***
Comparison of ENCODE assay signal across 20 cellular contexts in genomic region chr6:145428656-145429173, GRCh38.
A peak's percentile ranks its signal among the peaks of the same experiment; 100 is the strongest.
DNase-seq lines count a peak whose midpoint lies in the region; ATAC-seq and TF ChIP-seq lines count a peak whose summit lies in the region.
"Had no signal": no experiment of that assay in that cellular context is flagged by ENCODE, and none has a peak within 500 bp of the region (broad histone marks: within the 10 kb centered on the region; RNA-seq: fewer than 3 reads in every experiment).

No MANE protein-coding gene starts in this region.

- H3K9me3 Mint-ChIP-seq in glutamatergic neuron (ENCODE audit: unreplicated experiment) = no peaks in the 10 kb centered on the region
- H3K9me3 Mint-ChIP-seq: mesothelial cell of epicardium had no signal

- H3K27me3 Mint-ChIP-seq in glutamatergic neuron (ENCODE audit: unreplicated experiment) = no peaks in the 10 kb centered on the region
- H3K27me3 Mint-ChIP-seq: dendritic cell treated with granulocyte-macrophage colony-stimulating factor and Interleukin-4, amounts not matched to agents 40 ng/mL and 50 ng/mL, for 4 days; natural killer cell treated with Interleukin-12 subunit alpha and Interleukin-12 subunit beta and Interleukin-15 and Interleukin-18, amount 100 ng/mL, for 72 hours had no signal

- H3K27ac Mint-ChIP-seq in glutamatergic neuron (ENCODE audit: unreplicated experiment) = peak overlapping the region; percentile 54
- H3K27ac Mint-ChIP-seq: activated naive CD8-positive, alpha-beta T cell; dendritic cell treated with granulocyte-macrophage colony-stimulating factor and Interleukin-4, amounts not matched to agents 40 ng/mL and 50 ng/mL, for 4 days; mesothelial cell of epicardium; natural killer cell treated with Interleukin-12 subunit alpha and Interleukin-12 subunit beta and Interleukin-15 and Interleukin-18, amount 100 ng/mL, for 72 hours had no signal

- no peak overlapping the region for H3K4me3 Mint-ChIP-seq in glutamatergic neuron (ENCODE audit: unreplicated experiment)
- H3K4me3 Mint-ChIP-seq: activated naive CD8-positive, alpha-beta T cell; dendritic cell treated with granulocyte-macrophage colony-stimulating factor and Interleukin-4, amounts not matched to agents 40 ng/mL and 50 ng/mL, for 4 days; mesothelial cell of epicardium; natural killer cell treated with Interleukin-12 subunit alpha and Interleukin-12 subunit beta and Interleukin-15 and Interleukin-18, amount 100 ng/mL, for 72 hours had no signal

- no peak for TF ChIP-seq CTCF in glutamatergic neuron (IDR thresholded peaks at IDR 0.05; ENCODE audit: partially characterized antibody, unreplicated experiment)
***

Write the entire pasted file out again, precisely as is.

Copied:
Comparison of ENCODE assay signal across 20 cellular contexts in genomic region chr6:145428656-145429173, GRCh38.
A peak's percentile ranks its signal among the peaks of the same experiment; 100 is the strongest.
DNase-seq lines count a peak whose midpoint lies in the region; ATAC-seq and TF ChIP-seq lines count a peak whose summit lies in the region.
"Had no signal": no experiment of that assay in that cellular context is flagged by ENCODE, and none has a peak within 500 bp of the region (broad histone marks: within the 10 kb centered on the region; RNA-seq: fewer than 3 reads in every experiment).

No MANE protein-coding gene starts in this region.

- H3K9me3 Mint-ChIP-seq in glutamatergic neuron (ENCODE audit: unreplicated experiment) = no peaks in the 10 kb centered on the region
- H3K9me3 Mint-ChIP-seq: mesothelial cell of epicardium had no signal

- H3K27me3 Mint-ChIP-seq in glutamatergic neuron (ENCODE audit: unreplicated experiment) = no peaks in the 10 kb centered on the region
- H3K27me3 Mint-ChIP-seq: dendritic cell treated with granulocyte-macrophage colony-stimulating factor and Interleukin-4, amounts not matched to agents 40 ng/mL and 50 ng/mL, for 4 days; natural killer cell treated with Interleukin-12 subunit alpha and Interleukin-12 subunit beta and Interleukin-15 and Interleukin-18, amount 100 ng/mL, for 72 hours had no signal

- H3K27ac Mint-ChIP-seq in glutamatergic neuron (ENCODE audit: unreplicated experiment) = peak overlapping the region; percentile 54
- H3K27ac Mint-ChIP-seq: activated naive CD8-positive, alpha-beta T cell; dendritic cell treated with granulocyte-macrophage colony-stimulating factor and Interleukin-4, amounts not matched to agents 40 ng/mL and 50 ng/mL, for 4 days; mesothelial cell of epicardium; natural killer cell treated with Interleukin-12 subunit alpha and Interleukin-12 subunit beta and Interleukin-15 and Interleukin-18, amount 100 ng/mL, for 72 hours had no signal

- no peak overlapping the region for H3K4me3 Mint-ChIP-seq in glutamatergic neuron (ENCODE audit: unreplicated experiment)
- H3K4me3 Mint-ChIP-seq: activated naive CD8-positive, alpha-beta T cell; dendritic cell treated with granulocyte-macrophage colony-stimulating factor and Interleukin-4, amounts not matched to agents 40 ng/mL and 50 ng/mL, for 4 days; mesothelial cell of epicardium; natural killer cell treated with Interleukin-12 subunit alpha and Interleukin-12 subunit beta and Interleukin-15 and Interleukin-18, amount 100 ng/mL, for 72 hours had no signal

- no peak for TF ChIP-seq CTCF in glutamatergic neuron (IDR thresholded peaks at IDR 0.05; ENCODE audit: partially characterized antibody, unreplicated experiment)